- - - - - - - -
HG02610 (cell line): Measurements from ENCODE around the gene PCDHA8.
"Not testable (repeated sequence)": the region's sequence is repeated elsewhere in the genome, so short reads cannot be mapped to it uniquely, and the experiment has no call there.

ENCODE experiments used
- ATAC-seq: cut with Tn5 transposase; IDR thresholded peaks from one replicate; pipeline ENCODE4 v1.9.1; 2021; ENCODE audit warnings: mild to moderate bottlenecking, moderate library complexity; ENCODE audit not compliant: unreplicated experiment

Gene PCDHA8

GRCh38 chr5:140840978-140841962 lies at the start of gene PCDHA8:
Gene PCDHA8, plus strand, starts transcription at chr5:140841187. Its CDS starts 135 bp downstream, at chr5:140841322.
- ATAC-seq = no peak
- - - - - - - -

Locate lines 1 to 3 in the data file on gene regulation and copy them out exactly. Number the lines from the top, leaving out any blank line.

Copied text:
HG02610 (cell line): Measurements from ENCODE around the gene PCDHA8.
"Not testable (repeated sequence)": the region's sequence is repeated elsewhere in the genome, so short reads cannot be mapped to it uniquely, and the experiment has no call there.

ENCODE experiments used